What I think you're going to see in the WildHorse asset-and we don't have all the information today because we're still working with the information that's being provided to us. But you're going to see across the play, if you drill too tight a spacing, you're going to see too high of a decline rate. If you drill the appropriate space, I think you're going to see a very reasonable decline, probably pretty similar to what you're seeing in South Texas. It also depends on the completion style.

So all of that is-there's not one size fits all is the bottom line. It all changes. And we're used to doing work in fields like this. So we're very comfortable with what we're seeing. It is not behaving abnormal to what we would expect.

Daniel Eugene McSpirit -- BMO Capital Markets (United States) -- Analyst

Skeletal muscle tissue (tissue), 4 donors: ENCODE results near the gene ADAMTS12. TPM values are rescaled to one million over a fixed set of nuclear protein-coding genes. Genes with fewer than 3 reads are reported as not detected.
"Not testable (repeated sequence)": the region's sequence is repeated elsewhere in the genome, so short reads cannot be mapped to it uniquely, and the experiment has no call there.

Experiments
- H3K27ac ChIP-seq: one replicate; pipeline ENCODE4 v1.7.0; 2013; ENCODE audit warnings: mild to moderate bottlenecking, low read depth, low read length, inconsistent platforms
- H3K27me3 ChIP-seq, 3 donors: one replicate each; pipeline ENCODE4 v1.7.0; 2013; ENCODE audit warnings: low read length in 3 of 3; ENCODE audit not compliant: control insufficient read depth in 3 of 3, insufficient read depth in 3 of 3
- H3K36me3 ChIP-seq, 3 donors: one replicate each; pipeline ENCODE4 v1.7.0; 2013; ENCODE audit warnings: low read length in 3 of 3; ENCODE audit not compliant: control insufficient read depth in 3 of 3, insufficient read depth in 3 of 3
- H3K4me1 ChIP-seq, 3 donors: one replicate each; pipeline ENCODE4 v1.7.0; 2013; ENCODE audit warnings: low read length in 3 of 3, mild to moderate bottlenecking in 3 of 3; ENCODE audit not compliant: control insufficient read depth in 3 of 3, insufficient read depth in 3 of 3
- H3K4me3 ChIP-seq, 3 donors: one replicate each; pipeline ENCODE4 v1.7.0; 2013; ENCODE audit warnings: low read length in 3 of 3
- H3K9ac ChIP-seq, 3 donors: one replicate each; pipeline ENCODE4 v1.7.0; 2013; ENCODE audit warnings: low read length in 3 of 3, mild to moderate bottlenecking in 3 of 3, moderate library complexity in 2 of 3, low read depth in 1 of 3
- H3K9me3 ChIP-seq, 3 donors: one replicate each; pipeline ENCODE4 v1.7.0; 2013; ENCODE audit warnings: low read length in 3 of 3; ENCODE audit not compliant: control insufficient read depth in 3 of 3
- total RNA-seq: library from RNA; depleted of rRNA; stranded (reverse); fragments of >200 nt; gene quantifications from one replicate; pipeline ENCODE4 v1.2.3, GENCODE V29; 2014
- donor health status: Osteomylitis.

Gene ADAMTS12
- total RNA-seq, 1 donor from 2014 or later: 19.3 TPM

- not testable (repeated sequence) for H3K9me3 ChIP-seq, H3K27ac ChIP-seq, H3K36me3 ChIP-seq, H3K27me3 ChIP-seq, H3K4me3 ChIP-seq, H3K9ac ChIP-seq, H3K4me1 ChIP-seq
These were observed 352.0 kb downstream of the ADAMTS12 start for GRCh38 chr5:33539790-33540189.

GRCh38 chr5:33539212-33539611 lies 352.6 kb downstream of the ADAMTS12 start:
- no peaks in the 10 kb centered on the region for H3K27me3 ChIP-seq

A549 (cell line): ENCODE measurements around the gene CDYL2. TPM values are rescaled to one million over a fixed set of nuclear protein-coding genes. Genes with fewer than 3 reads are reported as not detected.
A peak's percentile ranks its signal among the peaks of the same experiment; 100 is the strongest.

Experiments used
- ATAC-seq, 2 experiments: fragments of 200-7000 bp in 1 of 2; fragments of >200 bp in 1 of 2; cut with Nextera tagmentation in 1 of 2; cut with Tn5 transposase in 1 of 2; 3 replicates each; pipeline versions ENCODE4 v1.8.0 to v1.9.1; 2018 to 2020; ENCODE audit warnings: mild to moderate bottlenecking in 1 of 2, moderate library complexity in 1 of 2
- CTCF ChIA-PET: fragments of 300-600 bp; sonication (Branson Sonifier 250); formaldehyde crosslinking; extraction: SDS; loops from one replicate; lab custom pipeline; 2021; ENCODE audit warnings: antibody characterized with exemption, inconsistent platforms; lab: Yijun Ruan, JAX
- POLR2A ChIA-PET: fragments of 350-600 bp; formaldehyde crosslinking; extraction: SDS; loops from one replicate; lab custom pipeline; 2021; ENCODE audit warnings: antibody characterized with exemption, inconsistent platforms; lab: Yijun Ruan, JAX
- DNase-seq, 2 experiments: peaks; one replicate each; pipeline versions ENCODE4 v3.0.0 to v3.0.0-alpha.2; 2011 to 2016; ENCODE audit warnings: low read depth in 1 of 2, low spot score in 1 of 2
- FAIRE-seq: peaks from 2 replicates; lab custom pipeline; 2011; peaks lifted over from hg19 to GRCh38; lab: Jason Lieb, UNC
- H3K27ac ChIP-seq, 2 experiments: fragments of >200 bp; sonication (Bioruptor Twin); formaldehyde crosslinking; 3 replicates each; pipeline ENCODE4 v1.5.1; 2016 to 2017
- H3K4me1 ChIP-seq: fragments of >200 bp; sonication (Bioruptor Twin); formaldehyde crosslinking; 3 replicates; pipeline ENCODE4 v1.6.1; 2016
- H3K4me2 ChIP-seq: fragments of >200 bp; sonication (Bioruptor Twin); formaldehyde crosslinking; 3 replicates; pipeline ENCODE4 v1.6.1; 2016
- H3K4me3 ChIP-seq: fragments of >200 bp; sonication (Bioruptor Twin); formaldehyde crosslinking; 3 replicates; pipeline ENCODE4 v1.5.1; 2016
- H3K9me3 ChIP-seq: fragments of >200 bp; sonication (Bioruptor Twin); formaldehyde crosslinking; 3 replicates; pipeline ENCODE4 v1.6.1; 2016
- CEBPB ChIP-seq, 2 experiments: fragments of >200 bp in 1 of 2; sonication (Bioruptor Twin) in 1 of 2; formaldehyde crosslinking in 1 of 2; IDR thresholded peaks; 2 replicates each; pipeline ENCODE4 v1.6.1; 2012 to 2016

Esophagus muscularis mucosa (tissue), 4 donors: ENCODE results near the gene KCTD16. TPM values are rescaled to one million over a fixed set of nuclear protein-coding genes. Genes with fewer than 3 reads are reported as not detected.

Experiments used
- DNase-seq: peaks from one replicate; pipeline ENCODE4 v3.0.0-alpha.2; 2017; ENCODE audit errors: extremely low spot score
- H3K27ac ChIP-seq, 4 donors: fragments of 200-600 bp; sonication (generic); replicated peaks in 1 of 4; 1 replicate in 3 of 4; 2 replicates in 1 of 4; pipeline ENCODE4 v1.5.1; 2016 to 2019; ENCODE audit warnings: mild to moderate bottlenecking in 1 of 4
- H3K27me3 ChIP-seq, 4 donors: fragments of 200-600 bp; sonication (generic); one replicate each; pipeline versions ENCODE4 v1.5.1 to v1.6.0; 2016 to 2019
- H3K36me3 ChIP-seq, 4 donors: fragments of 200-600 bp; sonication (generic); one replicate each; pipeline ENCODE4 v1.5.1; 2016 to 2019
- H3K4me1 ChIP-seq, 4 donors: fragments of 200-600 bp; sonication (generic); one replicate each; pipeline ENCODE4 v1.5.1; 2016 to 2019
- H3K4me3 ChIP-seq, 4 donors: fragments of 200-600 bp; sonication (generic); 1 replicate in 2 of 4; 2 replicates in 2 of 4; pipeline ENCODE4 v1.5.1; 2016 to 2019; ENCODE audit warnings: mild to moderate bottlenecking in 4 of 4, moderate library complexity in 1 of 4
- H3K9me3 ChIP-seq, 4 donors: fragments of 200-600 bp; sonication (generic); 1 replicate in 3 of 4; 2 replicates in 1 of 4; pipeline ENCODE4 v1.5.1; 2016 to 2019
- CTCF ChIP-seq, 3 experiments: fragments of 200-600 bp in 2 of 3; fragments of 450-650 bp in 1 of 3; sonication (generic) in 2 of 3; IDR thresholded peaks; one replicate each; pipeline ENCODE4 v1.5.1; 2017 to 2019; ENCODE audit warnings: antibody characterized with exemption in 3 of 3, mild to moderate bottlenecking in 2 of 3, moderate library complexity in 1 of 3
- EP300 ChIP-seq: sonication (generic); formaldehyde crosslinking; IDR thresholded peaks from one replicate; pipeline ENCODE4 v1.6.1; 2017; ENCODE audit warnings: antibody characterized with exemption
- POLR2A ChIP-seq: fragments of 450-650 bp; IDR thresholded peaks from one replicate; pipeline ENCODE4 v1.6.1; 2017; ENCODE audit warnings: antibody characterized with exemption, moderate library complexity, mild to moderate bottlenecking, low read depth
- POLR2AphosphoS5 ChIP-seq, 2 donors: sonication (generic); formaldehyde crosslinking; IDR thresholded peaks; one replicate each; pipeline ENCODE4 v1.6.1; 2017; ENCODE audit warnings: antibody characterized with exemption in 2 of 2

Understood. And then just one last one here. Will the company complete WRD's in-field sand project-and forgive me if you discussed that already, and are potential well cost reductions included in the synergy savings that you estimate?

Jason M. Pigott -- Executive Vice President of Operations and Technical Services

Yeah. The sand is something that we'll continue to evaluate. I mean, it's not necessarily our core business, but we can either use it or get regional sand at similar price. So that isn't necessarily a synergy that's included in this operation. We can get those across the board. But again, expect to see operational synergies fairly quickly. We can modify completion designs, which actually can reduce sand and increase-cut our cost and not degrade well performance. So those are things that we do differently in the Eagle Ford versus the WildHorse. SO all those type of things can be taken advantage of fairly quickly.